The stepped-up effort comes two weeks after a deadly Metro-North train derailment.
Railroads nationwide have lessons to learn about speed limits and the importance of communication between crew members after the deadly derailment of a Metro-North train earlier this month, federal regulators said Wednesday.
The MTA said the new protections will warn engineers of approaching speed reductions and automatically apply the train’s emergency brakes if speed is not lowered to the 30 mph maximum in the curve.
The final funeral service was planned for Saturday for one of the four passengers killed in the Metro-North derailment in the Bronx last weekend.
The order requires Metro-North to modify its signal system to ensure speed limits are followed.
Funerals were held Friday for Jim Lovell and Donna Smith, victims of the Metro-North train derailment in the Bronx.
Loved ones gathered in Montrose Thursday morning to remember the life of 59-year-old James Ferrari.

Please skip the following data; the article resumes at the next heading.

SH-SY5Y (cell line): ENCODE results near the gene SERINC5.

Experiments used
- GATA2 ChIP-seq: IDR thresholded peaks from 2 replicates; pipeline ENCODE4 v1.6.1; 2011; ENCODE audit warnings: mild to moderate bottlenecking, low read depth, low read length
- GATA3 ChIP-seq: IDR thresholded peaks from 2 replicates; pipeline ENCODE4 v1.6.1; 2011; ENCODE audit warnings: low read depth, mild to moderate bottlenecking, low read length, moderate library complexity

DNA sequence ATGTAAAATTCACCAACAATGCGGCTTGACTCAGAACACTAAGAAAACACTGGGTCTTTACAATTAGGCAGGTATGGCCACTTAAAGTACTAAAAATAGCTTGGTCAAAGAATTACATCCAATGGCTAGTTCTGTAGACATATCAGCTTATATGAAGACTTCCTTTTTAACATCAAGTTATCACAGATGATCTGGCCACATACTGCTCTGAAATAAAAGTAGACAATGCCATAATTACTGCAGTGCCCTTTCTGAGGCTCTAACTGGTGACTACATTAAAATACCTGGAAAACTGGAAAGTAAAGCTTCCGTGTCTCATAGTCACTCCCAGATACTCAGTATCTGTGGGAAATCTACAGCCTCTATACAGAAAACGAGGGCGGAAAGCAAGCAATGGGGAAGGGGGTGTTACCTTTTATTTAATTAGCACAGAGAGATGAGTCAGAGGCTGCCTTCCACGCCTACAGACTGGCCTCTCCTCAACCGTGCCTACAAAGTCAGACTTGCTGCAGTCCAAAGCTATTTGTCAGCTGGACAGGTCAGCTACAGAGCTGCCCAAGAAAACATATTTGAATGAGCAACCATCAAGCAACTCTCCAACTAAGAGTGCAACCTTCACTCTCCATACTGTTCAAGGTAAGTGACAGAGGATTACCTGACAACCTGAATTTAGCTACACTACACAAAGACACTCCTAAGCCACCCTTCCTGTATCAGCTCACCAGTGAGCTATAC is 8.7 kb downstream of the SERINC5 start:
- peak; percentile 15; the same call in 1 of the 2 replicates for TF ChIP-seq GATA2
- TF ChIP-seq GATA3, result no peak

The locomotive at the rear of the wrecked train was equipped with an “alerter” system, which can automatically apply the brakes if the engineer is unresponsive and doesn’t react to an alarm. There was no such alarm in the engineer’s cab.
The engineer who was at the controls when a train derailed and left four people dead this past weekend has been suspended without pay.
The focus has pointed increasingly to human error in the investigation into the deadly Metro-North train derailment in the Bronx, after a union officials said the engineer “nodded off” at the controls and “zoned out” before the accident.
Safety officials have championed what’s known as positive train control technology for decades, but the railroad industry has sought to postpone having to install it because of the high cost and technological issues.
The Metro-North train that derailed while rounding a riverside curve in the Bronx was traveling at 82 mph at the time, a federal official said Monday.
Just north of the Tappan Zee Bridge is a village full of ghosts and goblins and a rich part of New York’s history.